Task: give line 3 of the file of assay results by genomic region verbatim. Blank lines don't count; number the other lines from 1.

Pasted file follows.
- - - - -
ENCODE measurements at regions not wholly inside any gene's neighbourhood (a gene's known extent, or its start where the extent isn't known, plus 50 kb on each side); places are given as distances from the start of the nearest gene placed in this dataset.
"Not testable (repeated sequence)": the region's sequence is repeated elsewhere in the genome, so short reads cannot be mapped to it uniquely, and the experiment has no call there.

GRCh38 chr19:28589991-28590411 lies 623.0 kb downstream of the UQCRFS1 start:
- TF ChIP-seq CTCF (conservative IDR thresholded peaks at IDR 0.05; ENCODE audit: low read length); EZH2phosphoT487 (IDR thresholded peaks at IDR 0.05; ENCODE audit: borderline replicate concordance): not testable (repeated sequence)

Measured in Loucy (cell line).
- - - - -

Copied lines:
GRCh38 chr19:28589991-28590411 lies 623.0 kb downstream of the UQCRFS1 start: